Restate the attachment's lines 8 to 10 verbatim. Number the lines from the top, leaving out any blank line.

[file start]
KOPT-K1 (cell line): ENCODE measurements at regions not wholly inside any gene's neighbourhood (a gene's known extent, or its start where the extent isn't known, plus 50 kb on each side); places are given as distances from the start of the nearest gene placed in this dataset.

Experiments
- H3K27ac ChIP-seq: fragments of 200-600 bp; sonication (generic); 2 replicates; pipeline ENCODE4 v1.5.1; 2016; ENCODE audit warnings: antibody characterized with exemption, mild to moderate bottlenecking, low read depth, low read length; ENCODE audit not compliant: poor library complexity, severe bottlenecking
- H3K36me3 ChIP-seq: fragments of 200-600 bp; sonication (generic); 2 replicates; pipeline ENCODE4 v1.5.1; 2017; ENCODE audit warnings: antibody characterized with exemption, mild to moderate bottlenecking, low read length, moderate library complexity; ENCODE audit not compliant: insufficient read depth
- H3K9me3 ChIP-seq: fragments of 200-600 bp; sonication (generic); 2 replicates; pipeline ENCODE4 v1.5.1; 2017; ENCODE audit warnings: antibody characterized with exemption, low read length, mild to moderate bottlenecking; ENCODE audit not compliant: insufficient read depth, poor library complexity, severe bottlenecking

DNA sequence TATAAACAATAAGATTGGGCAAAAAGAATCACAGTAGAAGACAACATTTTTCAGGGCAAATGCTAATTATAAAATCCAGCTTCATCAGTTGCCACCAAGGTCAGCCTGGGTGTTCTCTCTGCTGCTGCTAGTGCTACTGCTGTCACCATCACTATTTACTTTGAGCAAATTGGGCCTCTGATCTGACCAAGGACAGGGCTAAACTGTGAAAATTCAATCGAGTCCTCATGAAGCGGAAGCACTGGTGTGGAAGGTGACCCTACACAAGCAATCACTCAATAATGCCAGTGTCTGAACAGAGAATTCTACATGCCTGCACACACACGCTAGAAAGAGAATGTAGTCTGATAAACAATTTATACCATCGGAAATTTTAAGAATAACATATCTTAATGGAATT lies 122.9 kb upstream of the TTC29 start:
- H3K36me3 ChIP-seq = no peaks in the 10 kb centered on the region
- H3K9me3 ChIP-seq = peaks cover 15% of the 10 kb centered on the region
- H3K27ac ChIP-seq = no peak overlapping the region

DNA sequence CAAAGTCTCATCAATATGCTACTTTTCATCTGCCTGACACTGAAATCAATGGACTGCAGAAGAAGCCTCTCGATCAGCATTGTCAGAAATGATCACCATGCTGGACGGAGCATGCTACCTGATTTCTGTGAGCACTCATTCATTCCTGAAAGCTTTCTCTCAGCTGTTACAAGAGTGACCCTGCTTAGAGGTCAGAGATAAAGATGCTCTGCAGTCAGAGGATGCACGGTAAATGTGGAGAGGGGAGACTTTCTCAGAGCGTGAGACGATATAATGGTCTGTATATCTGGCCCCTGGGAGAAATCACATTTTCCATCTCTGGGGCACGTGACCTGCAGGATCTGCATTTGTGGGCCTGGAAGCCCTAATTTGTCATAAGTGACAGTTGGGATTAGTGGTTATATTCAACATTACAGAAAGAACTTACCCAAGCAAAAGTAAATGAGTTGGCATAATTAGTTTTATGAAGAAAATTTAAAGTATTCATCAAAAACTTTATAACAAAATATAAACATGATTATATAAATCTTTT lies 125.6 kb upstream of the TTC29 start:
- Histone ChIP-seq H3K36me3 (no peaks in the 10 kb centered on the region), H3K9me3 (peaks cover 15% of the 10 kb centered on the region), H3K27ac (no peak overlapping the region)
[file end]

- H3K9me3 ChIP-seq = peaks cover 15% of the 10 kb centered on the region
- H3K27ac ChIP-seq = no peak overlapping the region

DNA sequence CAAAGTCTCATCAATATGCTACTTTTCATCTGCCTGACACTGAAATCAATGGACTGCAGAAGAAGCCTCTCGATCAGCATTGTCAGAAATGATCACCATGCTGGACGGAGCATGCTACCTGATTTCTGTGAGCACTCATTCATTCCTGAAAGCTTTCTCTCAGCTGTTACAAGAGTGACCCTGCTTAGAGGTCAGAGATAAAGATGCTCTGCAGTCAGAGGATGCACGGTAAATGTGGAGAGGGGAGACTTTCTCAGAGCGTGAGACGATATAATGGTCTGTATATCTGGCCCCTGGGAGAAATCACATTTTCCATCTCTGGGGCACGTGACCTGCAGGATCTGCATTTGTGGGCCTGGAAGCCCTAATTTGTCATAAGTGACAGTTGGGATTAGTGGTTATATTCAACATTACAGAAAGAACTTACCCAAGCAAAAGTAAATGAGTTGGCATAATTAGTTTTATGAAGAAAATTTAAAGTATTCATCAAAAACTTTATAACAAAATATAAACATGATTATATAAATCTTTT lies 125.6 kb upstream of the TTC29 start: